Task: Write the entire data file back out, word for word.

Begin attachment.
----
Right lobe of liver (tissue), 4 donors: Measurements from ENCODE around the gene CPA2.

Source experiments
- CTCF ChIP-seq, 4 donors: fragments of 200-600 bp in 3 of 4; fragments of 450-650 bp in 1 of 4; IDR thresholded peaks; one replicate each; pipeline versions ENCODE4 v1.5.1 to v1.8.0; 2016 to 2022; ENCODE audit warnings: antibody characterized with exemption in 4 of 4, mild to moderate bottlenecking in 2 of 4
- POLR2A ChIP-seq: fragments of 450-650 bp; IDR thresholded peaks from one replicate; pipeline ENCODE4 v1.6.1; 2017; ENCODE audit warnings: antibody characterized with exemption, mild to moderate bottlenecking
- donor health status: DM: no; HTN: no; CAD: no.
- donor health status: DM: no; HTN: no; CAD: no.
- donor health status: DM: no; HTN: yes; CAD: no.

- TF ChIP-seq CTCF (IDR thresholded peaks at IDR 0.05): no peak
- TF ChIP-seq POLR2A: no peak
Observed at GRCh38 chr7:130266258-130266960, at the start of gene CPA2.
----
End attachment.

Right lobe of liver (tissue), 4 donors: Measurements from ENCODE around the gene CPA2.

Source experiments
- CTCF ChIP-seq, 4 donors: fragments of 200-600 bp in 3 of 4; fragments of 450-650 bp in 1 of 4; IDR thresholded peaks; one replicate each; pipeline versions ENCODE4 v1.5.1 to v1.8.0; 2016 to 2022; ENCODE audit warnings: antibody characterized with exemption in 4 of 4, mild to moderate bottlenecking in 2 of 4
- POLR2A ChIP-seq: fragments of 450-650 bp; IDR thresholded peaks from one replicate; pipeline ENCODE4 v1.6.1; 2017; ENCODE audit warnings: antibody characterized with exemption, mild to moderate bottlenecking
- donor health status: DM: no; HTN: no; CAD: no.
- donor health status: DM: no; HTN: no; CAD: no.
- donor health status: DM: no; HTN: yes; CAD: no.

- TF ChIP-seq CTCF (IDR thresholded peaks at IDR 0.05): no peak
- TF ChIP-seq POLR2A: no peak
Observed at GRCh38 chr7:130266258-130266960, at the start of gene CPA2.